Sore Hand Remedies for Massage Therapists

Practitioner Resources
Last Updated Aug 05, 2020
Practitioner Resources

Massage therapists are used to easing out the aches, pains, tensions and stiffness from their clients’ bodies. But with all that kneading, pressure and stroking, it’s often the massage therapists themselves who need treatment.

The hands are a massage therapist’s primary tool, and it’s not uncommon for therapists to get achy hands and arms after a hard day’s work from all the repetitive movements and forceful use of the hands. Add to that standing for most of the day, putting yourself into slightly awkward positions, and your own general health and previous injuries can all add up to the risk of musculoskeletal disorders.

Try Different Techniques to Prevent Sore Hands

But pain and injury are certainly not inevitabilities in the profession. There are number of things you can do to prevent injury and keep you in top condition.

Rather than solely using your arms, shoulder, hands, fingers and thumbs, try leaning into the client and using our own body weight. Keep the joints stacked, which will help reduce wear-and-tear on the joints in the hands and arms. Make sure you regularly stretch out the wrists which can help reduce the risk of carpel tunnel syndrome.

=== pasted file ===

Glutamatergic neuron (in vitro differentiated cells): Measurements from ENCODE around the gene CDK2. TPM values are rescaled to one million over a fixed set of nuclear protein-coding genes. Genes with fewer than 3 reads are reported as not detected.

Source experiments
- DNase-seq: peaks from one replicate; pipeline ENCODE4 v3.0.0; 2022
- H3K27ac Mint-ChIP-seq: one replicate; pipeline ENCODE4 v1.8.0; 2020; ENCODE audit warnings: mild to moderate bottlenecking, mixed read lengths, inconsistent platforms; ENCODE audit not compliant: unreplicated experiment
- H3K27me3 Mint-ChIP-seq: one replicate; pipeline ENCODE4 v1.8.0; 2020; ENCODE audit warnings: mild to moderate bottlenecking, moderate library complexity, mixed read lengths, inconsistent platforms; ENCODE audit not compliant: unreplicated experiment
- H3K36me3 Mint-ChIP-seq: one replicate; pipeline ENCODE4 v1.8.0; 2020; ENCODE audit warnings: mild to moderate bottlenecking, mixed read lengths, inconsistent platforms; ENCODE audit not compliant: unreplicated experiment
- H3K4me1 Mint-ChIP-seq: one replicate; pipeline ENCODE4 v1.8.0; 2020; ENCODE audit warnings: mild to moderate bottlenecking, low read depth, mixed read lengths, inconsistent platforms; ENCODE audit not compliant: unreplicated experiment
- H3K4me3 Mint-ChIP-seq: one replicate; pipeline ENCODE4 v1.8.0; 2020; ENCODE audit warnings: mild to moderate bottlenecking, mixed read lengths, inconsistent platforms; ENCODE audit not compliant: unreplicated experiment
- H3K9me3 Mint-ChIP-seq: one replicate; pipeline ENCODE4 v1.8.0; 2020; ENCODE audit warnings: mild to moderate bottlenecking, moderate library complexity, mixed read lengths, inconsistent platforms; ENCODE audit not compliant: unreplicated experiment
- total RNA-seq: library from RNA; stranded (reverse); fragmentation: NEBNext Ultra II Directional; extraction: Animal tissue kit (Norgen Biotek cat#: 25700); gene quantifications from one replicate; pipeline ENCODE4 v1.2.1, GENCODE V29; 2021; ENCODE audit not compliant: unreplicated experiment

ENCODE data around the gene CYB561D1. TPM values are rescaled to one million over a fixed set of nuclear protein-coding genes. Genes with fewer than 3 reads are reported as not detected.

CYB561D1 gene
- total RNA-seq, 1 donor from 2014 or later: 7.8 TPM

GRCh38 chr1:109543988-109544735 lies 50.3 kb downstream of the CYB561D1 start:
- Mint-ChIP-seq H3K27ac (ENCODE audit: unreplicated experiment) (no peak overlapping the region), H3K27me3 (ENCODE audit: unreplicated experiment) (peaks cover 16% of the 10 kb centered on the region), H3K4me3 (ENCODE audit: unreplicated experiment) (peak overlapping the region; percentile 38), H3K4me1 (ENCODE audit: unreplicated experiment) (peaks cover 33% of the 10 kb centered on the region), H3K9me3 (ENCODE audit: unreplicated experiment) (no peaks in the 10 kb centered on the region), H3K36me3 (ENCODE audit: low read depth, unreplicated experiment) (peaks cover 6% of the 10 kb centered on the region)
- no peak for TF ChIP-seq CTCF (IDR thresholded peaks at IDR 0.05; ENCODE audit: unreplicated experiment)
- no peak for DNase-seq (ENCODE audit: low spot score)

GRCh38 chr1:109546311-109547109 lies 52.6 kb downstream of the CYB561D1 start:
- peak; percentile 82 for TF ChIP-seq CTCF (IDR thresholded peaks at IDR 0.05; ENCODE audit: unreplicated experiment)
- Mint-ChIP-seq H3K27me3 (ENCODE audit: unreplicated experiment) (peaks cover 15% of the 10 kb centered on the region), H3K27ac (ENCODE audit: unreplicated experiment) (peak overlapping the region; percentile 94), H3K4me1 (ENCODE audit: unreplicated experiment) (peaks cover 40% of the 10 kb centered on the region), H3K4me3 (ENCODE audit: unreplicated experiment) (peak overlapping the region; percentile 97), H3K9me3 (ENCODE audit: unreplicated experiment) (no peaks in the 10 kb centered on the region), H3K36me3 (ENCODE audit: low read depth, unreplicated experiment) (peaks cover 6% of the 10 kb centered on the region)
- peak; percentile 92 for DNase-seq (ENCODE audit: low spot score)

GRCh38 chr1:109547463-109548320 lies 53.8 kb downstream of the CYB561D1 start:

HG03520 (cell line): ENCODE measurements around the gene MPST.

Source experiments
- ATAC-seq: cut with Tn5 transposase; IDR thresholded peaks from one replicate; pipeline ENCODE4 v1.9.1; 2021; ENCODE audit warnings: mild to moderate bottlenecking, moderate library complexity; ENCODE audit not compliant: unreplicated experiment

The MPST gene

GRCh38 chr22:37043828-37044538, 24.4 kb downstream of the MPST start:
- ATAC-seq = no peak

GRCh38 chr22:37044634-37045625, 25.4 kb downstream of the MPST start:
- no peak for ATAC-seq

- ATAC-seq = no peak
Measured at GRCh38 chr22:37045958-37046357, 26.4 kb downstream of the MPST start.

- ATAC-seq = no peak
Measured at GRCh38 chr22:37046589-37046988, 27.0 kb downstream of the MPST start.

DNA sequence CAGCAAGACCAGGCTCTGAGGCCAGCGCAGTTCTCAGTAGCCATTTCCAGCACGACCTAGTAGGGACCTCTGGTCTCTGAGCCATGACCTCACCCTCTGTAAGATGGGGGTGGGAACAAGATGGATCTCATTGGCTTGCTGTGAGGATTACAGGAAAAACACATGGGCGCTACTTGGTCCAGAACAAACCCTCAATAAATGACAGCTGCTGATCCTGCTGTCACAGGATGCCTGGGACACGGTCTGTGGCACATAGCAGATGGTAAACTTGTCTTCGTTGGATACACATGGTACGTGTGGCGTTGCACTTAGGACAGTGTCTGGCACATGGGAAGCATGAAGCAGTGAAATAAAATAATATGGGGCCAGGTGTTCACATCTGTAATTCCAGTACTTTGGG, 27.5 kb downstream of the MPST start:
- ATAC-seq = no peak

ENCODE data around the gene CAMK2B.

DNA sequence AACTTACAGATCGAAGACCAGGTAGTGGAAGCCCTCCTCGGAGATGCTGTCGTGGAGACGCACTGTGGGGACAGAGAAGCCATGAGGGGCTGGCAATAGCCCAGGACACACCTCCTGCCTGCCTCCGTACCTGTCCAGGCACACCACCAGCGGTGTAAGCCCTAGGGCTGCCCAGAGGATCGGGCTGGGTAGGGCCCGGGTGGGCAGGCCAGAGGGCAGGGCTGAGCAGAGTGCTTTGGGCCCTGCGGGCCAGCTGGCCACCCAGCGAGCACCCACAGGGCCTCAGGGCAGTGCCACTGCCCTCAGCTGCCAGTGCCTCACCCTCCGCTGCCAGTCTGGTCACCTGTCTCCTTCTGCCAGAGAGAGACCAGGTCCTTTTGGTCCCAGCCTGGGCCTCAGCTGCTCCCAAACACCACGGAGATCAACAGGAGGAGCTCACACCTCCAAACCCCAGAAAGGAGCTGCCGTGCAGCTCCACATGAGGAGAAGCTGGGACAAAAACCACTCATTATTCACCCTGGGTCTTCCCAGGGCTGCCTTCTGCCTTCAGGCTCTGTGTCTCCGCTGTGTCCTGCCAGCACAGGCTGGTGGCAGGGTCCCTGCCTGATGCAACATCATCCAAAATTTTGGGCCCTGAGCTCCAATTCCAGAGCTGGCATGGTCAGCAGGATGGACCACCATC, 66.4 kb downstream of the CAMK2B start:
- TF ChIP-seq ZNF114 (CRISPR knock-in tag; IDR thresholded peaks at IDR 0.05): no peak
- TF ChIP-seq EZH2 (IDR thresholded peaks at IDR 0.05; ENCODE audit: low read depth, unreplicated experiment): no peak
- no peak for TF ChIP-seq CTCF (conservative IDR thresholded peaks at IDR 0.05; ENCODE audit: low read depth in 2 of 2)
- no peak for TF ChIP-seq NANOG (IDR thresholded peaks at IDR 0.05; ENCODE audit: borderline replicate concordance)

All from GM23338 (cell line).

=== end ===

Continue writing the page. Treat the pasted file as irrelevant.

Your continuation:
While the hands may be your primary tool, don’t forget about your elbows and forearms. Many therapists are cautious about using the elbows as they are not as sensitive as fingertips, and can be quite painful for the client, but there are techniques you can learn to safely and effectively use both the elbows and forearms along with your body weight. It’s wise to learn these techniques as they can be very effective and could also save your body from wear and tear.

Get a Massage!

Getting a massage yourself is an important part of injury prevention. If you are a massage therapist you will know the benefits but often it’s difficult to allow ourselves the “luxury” of actually receiving a massage. A regular massage (not every once in while) is vital to maintaining your health as a massage therapist and you can’t afford to leave them out of your weekly schedule.

The work is physically, emotionally and mentally demanding, and so a good form of relaxation is essential. You could try yoga or qi gong which not only stretch out the body and calm the mind but also help you learn how to tune into your own body, so that you can conserve energy and learn when you are overdoing it – before actually overdoing it.

Don’t forget to take breaks, and give your legs a break too as you are on them all day. Stretch out the lower back by using some of the techniques you learnt in the yoga class, or simply sit in a chair and bend forward between your knees. Above all, don’t assume you will get accustomed to the discomfort - learn different techniques to use while working and after work is finished, make sure you get some much-needed “me-time”!

Originally published on Aug 22, 2011

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